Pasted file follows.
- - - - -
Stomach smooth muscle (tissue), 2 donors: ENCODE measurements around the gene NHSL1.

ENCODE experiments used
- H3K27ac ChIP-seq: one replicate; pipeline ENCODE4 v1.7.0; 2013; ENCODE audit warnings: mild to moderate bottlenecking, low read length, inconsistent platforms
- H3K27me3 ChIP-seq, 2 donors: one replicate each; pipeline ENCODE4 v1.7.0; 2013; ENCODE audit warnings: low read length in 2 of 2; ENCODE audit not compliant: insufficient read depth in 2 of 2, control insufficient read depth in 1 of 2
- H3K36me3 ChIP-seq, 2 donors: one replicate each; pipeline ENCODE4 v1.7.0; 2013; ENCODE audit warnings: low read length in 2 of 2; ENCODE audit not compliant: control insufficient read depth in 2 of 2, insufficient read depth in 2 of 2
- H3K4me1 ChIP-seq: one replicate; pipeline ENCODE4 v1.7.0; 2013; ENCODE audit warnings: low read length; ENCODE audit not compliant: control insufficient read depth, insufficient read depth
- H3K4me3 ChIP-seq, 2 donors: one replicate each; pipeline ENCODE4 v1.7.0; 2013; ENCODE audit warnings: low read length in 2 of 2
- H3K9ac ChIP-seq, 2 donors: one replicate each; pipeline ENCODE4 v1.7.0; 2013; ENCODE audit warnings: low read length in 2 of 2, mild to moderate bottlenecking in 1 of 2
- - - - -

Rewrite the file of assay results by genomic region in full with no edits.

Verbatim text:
Stomach smooth muscle (tissue), 2 donors: ENCODE measurements around the gene NHSL1.

ENCODE experiments used
- H3K27ac ChIP-seq: one replicate; pipeline ENCODE4 v1.7.0; 2013; ENCODE audit warnings: mild to moderate bottlenecking, low read length, inconsistent platforms
- H3K27me3 ChIP-seq, 2 donors: one replicate each; pipeline ENCODE4 v1.7.0; 2013; ENCODE audit warnings: low read length in 2 of 2; ENCODE audit not compliant: insufficient read depth in 2 of 2, control insufficient read depth in 1 of 2
- H3K36me3 ChIP-seq, 2 donors: one replicate each; pipeline ENCODE4 v1.7.0; 2013; ENCODE audit warnings: low read length in 2 of 2; ENCODE audit not compliant: control insufficient read depth in 2 of 2, insufficient read depth in 2 of 2
- H3K4me1 ChIP-seq: one replicate; pipeline ENCODE4 v1.7.0; 2013; ENCODE audit warnings: low read length; ENCODE audit not compliant: control insufficient read depth, insufficient read depth
- H3K4me3 ChIP-seq, 2 donors: one replicate each; pipeline ENCODE4 v1.7.0; 2013; ENCODE audit warnings: low read length in 2 of 2
- H3K9ac ChIP-seq, 2 donors: one replicate each; pipeline ENCODE4 v1.7.0; 2013; ENCODE audit warnings: low read length in 2 of 2, mild to moderate bottlenecking in 1 of 2